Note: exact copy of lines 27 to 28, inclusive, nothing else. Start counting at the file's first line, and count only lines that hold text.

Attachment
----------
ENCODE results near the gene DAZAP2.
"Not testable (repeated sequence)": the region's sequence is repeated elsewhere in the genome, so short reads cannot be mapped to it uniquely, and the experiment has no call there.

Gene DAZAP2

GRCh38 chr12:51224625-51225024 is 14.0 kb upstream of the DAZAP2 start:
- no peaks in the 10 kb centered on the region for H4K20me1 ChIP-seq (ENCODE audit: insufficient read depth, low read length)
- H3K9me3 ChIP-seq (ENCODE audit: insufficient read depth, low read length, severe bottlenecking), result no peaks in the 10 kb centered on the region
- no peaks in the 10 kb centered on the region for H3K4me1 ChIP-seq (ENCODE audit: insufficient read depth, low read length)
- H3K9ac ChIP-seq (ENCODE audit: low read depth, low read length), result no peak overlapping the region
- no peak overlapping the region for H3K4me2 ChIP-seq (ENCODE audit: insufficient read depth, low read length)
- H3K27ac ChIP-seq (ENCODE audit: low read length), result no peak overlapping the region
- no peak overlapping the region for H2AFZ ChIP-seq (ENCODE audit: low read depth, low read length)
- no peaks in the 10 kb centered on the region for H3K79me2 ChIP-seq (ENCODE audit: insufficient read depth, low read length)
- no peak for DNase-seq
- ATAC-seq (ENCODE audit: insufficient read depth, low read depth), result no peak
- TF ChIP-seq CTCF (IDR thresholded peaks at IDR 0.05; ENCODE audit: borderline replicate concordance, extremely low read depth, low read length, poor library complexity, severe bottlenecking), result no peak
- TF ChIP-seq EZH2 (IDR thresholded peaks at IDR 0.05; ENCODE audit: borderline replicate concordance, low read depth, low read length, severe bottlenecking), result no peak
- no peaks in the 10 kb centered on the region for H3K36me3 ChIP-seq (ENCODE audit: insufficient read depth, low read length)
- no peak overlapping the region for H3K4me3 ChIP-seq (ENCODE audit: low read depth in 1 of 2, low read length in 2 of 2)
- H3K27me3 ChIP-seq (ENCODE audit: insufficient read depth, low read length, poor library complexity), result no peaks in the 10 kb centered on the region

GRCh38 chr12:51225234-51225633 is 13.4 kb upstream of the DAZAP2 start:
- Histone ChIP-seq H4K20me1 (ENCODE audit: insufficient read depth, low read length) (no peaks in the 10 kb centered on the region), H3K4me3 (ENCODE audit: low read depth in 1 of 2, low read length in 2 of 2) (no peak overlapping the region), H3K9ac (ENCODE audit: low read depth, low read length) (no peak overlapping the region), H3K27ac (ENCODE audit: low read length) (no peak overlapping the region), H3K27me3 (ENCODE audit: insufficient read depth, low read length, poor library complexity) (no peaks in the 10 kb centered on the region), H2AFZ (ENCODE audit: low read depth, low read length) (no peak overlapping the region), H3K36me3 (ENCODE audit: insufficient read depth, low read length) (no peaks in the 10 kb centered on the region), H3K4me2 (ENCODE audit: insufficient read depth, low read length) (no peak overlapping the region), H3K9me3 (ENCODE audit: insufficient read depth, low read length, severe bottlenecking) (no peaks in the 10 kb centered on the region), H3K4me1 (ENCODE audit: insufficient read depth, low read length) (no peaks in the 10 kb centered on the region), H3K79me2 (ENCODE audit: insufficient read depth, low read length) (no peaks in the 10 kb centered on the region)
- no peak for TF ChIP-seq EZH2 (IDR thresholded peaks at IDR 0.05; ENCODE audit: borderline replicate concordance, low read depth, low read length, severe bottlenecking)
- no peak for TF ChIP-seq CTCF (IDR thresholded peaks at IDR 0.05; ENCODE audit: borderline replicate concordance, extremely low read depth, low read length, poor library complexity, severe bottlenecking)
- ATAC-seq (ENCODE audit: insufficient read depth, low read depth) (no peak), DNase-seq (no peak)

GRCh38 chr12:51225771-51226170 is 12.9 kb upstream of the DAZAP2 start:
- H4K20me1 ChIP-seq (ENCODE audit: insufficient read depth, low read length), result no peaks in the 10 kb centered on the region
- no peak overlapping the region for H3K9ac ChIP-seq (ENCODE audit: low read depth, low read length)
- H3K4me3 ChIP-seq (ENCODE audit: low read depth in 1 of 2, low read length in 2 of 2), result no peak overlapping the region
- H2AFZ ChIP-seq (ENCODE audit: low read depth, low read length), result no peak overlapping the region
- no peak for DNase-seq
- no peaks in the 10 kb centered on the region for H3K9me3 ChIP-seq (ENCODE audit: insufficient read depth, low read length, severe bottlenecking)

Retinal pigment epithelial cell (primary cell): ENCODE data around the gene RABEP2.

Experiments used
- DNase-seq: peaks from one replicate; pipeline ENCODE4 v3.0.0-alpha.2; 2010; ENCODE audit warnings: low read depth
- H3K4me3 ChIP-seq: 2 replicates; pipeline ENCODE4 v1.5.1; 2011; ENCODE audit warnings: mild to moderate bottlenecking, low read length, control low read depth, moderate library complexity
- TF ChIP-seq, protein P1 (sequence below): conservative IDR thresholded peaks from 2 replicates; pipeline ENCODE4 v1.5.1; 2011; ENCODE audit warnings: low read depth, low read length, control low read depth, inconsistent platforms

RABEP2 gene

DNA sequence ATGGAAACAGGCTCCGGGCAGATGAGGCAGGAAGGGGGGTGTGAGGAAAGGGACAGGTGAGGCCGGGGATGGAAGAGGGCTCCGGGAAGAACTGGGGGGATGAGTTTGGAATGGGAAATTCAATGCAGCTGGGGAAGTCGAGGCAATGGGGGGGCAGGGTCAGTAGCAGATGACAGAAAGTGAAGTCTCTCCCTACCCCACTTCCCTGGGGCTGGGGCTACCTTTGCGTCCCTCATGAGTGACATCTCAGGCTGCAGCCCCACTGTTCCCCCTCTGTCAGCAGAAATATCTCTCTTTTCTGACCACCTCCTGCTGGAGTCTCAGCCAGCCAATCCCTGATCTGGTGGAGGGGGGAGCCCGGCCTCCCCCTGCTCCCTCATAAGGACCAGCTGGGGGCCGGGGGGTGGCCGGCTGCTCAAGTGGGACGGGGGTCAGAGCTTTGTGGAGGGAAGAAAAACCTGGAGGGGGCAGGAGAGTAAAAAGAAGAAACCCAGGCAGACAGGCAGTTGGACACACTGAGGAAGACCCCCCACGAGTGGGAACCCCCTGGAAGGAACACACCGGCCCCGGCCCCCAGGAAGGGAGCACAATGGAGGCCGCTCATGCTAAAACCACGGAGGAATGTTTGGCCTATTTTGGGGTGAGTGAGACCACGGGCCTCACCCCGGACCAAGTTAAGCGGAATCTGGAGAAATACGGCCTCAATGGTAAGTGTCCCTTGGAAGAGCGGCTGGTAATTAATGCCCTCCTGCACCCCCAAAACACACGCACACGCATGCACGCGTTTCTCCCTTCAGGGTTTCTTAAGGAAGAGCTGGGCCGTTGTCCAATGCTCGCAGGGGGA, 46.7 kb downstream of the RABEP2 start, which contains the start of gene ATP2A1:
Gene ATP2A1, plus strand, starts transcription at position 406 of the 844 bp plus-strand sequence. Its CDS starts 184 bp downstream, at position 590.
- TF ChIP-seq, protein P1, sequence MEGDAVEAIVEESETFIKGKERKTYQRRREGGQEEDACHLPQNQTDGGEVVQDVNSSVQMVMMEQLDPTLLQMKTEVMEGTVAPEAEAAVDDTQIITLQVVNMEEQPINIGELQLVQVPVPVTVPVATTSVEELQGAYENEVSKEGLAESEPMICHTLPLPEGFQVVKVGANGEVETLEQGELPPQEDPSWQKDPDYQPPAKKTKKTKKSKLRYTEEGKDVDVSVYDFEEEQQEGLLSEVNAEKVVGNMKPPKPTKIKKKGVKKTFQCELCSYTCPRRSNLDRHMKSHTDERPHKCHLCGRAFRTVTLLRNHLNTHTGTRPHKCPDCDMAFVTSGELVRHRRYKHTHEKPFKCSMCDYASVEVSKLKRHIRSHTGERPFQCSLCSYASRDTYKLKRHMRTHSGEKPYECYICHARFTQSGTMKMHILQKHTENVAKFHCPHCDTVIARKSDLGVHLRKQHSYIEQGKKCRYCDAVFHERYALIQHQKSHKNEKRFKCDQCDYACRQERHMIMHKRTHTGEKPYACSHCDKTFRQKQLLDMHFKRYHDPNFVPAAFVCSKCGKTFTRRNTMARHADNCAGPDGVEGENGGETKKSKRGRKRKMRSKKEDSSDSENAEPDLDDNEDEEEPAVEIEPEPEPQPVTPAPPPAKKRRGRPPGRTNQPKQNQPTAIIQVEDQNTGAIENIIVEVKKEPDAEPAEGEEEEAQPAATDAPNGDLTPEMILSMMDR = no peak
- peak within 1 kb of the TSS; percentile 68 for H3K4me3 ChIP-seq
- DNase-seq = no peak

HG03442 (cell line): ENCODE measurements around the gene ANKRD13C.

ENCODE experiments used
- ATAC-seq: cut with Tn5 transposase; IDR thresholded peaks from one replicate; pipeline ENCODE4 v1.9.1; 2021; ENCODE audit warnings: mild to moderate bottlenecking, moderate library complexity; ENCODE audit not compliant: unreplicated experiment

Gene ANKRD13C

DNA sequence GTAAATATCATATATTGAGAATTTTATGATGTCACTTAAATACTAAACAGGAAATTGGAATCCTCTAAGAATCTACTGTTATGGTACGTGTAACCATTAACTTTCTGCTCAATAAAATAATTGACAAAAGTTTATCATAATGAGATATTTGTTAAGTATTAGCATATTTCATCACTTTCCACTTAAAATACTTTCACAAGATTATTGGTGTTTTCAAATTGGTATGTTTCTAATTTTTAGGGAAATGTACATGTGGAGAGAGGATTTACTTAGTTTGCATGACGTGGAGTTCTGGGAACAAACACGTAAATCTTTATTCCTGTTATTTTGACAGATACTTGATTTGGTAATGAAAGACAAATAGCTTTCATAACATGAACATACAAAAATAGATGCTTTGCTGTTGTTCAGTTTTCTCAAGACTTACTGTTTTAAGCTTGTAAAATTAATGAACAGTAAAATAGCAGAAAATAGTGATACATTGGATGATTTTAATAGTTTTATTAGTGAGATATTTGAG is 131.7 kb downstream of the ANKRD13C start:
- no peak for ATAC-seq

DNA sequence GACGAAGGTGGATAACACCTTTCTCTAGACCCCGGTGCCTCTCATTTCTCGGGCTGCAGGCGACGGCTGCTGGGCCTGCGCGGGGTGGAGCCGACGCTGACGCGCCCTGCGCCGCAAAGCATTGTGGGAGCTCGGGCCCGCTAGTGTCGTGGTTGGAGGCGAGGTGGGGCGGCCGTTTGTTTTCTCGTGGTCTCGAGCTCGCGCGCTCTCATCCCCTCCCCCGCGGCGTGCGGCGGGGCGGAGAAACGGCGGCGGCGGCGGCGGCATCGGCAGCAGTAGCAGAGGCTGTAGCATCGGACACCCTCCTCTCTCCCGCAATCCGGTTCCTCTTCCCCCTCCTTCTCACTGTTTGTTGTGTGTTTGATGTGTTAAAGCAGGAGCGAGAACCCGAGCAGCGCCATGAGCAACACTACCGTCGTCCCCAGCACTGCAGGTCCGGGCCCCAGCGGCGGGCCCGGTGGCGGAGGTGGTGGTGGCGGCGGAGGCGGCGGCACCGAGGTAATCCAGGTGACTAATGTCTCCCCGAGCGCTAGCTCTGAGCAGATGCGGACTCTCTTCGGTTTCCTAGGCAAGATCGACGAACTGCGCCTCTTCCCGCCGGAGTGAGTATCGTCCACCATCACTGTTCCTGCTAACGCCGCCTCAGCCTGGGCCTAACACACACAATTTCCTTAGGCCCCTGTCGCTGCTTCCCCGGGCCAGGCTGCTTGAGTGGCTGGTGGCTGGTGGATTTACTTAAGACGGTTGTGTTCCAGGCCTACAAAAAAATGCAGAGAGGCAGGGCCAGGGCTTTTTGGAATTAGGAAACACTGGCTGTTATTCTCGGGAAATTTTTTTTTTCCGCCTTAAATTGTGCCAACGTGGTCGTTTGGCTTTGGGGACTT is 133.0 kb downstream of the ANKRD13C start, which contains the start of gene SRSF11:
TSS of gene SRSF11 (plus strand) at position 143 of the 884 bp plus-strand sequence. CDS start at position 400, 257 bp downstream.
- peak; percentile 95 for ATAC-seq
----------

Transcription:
- no peak overlapping the region for H3K9ac ChIP-seq (ENCODE audit: low read depth, low read length)
- H3K4me3 ChIP-seq (ENCODE audit: low read depth in 1 of 2, low read length in 2 of 2), result no peak overlapping the region